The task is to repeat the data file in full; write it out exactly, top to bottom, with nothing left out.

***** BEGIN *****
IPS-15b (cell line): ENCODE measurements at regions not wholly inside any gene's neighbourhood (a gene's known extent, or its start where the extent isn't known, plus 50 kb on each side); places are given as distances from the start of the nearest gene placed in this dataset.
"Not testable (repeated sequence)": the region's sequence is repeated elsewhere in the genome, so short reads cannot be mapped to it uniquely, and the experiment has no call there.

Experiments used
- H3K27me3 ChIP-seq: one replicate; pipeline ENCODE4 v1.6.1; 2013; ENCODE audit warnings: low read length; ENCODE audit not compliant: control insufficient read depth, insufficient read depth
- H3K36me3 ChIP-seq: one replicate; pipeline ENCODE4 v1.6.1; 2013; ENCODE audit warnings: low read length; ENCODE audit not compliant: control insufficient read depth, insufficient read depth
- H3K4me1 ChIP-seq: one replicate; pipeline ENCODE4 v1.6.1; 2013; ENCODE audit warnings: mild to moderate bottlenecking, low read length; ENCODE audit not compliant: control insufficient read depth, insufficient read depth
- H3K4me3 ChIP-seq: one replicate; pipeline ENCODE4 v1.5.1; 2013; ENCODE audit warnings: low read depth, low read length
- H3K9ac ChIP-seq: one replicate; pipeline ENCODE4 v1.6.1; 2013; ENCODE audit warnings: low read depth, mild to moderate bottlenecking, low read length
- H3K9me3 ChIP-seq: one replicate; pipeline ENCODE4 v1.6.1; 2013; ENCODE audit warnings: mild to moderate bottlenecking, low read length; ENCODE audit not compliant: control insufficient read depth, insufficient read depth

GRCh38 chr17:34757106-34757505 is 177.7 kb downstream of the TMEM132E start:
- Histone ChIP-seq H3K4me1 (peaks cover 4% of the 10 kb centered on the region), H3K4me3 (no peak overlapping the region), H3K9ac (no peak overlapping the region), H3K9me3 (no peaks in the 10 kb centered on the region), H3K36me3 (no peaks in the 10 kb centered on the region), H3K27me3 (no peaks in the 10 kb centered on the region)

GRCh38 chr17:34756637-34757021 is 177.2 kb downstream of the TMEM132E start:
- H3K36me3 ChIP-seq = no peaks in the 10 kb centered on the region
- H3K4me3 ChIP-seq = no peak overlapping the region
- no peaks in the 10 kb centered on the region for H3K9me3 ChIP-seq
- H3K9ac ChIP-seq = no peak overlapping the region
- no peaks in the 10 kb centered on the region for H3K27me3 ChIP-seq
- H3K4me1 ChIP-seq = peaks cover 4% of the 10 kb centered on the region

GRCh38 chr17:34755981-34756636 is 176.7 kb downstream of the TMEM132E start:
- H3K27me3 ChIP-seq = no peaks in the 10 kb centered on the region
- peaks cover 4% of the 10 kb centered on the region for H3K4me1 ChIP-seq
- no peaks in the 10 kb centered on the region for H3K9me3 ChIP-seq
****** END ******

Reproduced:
IPS-15b (cell line): ENCODE measurements at regions not wholly inside any gene's neighbourhood (a gene's known extent, or its start where the extent isn't known, plus 50 kb on each side); places are given as distances from the start of the nearest gene placed in this dataset.
"Not testable (repeated sequence)": the region's sequence is repeated elsewhere in the genome, so short reads cannot be mapped to it uniquely, and the experiment has no call there.

Experiments used
- H3K27me3 ChIP-seq: one replicate; pipeline ENCODE4 v1.6.1; 2013; ENCODE audit warnings: low read length; ENCODE audit not compliant: control insufficient read depth, insufficient read depth
- H3K36me3 ChIP-seq: one replicate; pipeline ENCODE4 v1.6.1; 2013; ENCODE audit warnings: low read length; ENCODE audit not compliant: control insufficient read depth, insufficient read depth
- H3K4me1 ChIP-seq: one replicate; pipeline ENCODE4 v1.6.1; 2013; ENCODE audit warnings: mild to moderate bottlenecking, low read length; ENCODE audit not compliant: control insufficient read depth, insufficient read depth
- H3K4me3 ChIP-seq: one replicate; pipeline ENCODE4 v1.5.1; 2013; ENCODE audit warnings: low read depth, low read length
- H3K9ac ChIP-seq: one replicate; pipeline ENCODE4 v1.6.1; 2013; ENCODE audit warnings: low read depth, mild to moderate bottlenecking, low read length
- H3K9me3 ChIP-seq: one replicate; pipeline ENCODE4 v1.6.1; 2013; ENCODE audit warnings: mild to moderate bottlenecking, low read length; ENCODE audit not compliant: control insufficient read depth, insufficient read depth

GRCh38 chr17:34757106-34757505 is 177.7 kb downstream of the TMEM132E start:
- Histone ChIP-seq H3K4me1 (peaks cover 4% of the 10 kb centered on the region), H3K4me3 (no peak overlapping the region), H3K9ac (no peak overlapping the region), H3K9me3 (no peaks in the 10 kb centered on the region), H3K36me3 (no peaks in the 10 kb centered on the region), H3K27me3 (no peaks in the 10 kb centered on the region)

GRCh38 chr17:34756637-34757021 is 177.2 kb downstream of the TMEM132E start:
- H3K36me3 ChIP-seq = no peaks in the 10 kb centered on the region
- H3K4me3 ChIP-seq = no peak overlapping the region
- no peaks in the 10 kb centered on the region for H3K9me3 ChIP-seq
- H3K9ac ChIP-seq = no peak overlapping the region
- no peaks in the 10 kb centered on the region for H3K27me3 ChIP-seq
- H3K4me1 ChIP-seq = peaks cover 4% of the 10 kb centered on the region

GRCh38 chr17:34755981-34756636 is 176.7 kb downstream of the TMEM132E start:
- H3K27me3 ChIP-seq = no peaks in the 10 kb centered on the region
- peaks cover 4% of the 10 kb centered on the region for H3K4me1 ChIP-seq
- no peaks in the 10 kb centered on the region for H3K9me3 ChIP-seq